Monday, August 15, 2016

Filling the Woodshed AKA Revisiting the Norwood Log Arch

Now that the shed is finished and Grandpa has been ploughing through my loose pile of dry wood, I felt I could try to get out to the bush on a not so rainy day and skid in a few logs that had been out there for a year or more.

Last year Grandpa cut down a huge birch tree that must have suffered a lightening strike early on in its lifetime.  He cut off the upper branches, which were large in their own right, leaving a seven foot log of imposing weight and size.

I brought the arch back to it, but together we realized that it was still too large.  Grandpa volunteered to try to use my electric chainsaw to split it into two smaller logs.  In the meantime, I used the winch on the ATV to pull up the upper branches into a better position for me to skid out with the arch.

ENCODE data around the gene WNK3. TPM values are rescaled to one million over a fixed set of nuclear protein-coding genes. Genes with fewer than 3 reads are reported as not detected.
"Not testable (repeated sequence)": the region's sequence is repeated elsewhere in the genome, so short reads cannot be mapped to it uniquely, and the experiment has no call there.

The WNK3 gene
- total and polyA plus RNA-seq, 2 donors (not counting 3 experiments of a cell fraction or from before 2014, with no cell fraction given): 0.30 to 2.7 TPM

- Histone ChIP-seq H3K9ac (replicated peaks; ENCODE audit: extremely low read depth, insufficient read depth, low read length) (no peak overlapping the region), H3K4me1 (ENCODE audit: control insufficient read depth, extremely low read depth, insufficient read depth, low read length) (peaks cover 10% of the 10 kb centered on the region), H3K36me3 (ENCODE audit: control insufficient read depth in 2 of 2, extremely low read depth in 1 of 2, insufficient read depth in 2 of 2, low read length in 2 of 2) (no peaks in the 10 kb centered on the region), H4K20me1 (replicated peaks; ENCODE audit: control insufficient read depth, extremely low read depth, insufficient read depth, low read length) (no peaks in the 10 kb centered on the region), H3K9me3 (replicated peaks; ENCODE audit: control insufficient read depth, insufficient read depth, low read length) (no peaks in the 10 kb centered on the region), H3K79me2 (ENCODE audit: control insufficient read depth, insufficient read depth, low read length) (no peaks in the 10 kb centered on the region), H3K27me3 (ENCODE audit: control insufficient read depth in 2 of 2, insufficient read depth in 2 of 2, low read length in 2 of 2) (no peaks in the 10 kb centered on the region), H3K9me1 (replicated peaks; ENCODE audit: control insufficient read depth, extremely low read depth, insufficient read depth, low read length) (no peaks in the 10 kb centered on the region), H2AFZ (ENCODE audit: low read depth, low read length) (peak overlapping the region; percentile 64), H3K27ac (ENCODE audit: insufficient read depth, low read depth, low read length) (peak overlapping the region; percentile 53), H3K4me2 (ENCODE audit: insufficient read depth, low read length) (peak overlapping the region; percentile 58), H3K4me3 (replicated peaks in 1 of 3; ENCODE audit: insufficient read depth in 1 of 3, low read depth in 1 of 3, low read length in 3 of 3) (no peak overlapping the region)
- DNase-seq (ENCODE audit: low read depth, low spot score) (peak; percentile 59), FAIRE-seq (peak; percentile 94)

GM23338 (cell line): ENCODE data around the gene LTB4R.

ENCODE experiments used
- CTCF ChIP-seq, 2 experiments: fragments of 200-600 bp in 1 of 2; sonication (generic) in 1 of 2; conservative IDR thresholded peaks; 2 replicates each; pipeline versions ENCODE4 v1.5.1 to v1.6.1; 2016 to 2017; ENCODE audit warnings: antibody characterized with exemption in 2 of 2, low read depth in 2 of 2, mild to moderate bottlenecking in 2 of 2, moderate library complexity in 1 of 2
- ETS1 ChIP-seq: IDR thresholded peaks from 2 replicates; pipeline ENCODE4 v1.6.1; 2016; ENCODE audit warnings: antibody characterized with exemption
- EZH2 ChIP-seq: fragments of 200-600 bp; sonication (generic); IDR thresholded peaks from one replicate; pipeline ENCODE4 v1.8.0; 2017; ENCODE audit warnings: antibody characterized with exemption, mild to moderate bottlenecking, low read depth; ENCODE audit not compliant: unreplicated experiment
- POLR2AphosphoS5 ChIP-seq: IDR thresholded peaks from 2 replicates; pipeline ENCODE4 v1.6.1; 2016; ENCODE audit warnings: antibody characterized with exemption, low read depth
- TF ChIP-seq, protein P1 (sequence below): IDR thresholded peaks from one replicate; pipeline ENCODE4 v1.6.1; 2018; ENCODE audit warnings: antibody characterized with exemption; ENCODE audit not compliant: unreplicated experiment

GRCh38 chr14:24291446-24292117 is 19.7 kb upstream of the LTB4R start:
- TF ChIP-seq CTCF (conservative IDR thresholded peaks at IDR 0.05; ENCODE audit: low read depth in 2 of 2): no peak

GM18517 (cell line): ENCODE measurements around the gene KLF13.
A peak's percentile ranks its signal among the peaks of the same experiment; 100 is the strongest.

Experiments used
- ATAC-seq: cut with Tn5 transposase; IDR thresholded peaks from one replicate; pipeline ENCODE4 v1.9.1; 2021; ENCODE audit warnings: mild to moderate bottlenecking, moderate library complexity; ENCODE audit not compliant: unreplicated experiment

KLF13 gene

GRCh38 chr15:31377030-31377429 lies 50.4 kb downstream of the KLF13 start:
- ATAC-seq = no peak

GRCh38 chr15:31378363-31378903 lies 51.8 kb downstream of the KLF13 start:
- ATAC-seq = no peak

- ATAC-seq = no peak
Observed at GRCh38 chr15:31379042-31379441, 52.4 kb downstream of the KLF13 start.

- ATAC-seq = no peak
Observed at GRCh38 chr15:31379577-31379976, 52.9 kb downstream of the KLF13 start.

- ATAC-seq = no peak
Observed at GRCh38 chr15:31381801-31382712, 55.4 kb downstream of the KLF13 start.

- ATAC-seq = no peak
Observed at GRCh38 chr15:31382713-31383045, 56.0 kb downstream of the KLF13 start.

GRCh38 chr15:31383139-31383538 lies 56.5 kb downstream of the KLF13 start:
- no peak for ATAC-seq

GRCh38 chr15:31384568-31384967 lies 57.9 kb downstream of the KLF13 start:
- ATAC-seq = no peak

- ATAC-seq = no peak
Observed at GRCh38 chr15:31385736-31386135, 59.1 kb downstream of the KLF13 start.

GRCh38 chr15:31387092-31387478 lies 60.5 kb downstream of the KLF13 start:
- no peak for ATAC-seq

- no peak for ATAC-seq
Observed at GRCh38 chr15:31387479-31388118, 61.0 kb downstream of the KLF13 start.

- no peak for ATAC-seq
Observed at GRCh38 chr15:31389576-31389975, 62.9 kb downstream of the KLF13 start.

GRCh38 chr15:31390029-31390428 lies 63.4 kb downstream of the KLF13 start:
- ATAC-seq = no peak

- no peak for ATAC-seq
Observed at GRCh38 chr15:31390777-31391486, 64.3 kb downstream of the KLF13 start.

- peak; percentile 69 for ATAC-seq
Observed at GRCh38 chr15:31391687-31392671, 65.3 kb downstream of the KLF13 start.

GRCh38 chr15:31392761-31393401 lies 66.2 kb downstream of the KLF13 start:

Starting out small.
I was able to get some of the less desirable logs hauled to the new woodshed, and then the remainder I took up to the mill.

Got a few ready for cutting up, and still able to make my getaway around the shed!  No need to back up!

Kenny channeling his inner log driver.
After I left with the last of the birch logs, Grandpa felled another large, dead but standing jack pine.  Today I returned to haul it out too.  First off I took two eight foot logs from the top, where they were too punky to be of use for lumber.

That's right, I can do TWO AT ONCE!

Still some good wood in the centre.
Then I managed to use the arch to pull out the remaining twenty four foot log.  It had some good solid wood still in the core that I'm confident can produce a few two by fours for me.  It was quite a job to thread it through the narrow trails in the bush, and even more of a nail biter to try to drag it between the car and the truck to the mill!  Again, the Norwood arch performed really, really well.  I would never have been able to get the trees out as easily, or as cleanly, or on my own schedule without it.  I'm quite pleased with the purchase thus far.

A tight fit!